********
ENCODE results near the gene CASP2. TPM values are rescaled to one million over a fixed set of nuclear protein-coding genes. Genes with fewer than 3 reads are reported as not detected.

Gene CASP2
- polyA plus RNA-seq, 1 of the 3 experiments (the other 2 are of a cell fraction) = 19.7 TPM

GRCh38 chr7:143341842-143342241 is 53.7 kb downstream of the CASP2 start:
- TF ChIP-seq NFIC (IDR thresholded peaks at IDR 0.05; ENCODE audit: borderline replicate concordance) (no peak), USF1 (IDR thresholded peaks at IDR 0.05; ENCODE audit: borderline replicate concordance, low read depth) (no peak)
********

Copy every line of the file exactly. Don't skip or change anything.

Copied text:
ENCODE results near the gene CASP2. TPM values are rescaled to one million over a fixed set of nuclear protein-coding genes. Genes with fewer than 3 reads are reported as not detected.

Gene CASP2
- polyA plus RNA-seq, 1 of the 3 experiments (the other 2 are of a cell fraction) = 19.7 TPM

GRCh38 chr7:143341842-143342241 is 53.7 kb downstream of the CASP2 start:
- TF ChIP-seq NFIC (IDR thresholded peaks at IDR 0.05; ENCODE audit: borderline replicate concordance) (no peak), USF1 (IDR thresholded peaks at IDR 0.05; ENCODE audit: borderline replicate concordance, low read depth) (no peak)